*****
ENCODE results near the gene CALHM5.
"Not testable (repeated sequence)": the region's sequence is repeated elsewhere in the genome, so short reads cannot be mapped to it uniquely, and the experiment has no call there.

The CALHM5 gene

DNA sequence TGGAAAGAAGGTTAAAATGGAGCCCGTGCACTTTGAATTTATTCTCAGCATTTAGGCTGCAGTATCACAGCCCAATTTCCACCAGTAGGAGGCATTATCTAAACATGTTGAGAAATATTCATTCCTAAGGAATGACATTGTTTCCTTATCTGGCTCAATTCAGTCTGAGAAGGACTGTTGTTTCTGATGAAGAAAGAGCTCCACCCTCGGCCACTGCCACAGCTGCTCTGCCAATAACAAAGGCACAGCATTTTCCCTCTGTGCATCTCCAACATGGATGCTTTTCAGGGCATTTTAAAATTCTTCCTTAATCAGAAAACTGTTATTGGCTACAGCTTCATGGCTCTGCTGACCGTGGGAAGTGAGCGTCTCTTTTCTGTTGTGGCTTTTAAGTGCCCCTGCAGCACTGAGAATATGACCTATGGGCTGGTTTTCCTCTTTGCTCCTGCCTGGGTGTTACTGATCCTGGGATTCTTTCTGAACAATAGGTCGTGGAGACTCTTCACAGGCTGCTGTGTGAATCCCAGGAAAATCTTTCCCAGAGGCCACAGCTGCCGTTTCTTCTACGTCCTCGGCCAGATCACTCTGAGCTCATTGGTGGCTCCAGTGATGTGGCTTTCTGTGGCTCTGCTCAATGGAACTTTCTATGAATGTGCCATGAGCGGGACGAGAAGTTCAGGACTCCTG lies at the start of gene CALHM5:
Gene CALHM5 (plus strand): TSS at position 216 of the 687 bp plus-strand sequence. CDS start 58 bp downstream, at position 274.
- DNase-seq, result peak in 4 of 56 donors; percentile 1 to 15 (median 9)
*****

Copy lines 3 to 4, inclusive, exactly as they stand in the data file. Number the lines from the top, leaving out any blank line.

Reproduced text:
The CALHM5 gene

DNA sequence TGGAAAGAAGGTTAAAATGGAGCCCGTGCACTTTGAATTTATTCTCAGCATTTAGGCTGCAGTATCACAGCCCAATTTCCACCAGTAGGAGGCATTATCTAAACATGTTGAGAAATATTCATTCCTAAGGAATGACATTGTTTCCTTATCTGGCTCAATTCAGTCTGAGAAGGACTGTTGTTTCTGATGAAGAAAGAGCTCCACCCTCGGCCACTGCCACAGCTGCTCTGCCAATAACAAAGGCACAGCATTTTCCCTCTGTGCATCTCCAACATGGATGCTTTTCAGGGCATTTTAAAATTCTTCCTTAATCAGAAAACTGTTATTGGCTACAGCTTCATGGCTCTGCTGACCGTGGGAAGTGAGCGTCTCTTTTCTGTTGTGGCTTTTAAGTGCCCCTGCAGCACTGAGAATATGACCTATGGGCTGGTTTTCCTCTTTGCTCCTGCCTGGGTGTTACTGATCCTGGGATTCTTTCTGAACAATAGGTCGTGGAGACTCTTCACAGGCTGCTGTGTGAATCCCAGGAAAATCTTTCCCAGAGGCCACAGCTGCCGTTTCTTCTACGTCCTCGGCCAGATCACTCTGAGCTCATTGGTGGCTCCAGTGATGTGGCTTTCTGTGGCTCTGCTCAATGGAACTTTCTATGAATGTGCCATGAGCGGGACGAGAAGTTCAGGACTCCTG lies at the start of gene CALHM5: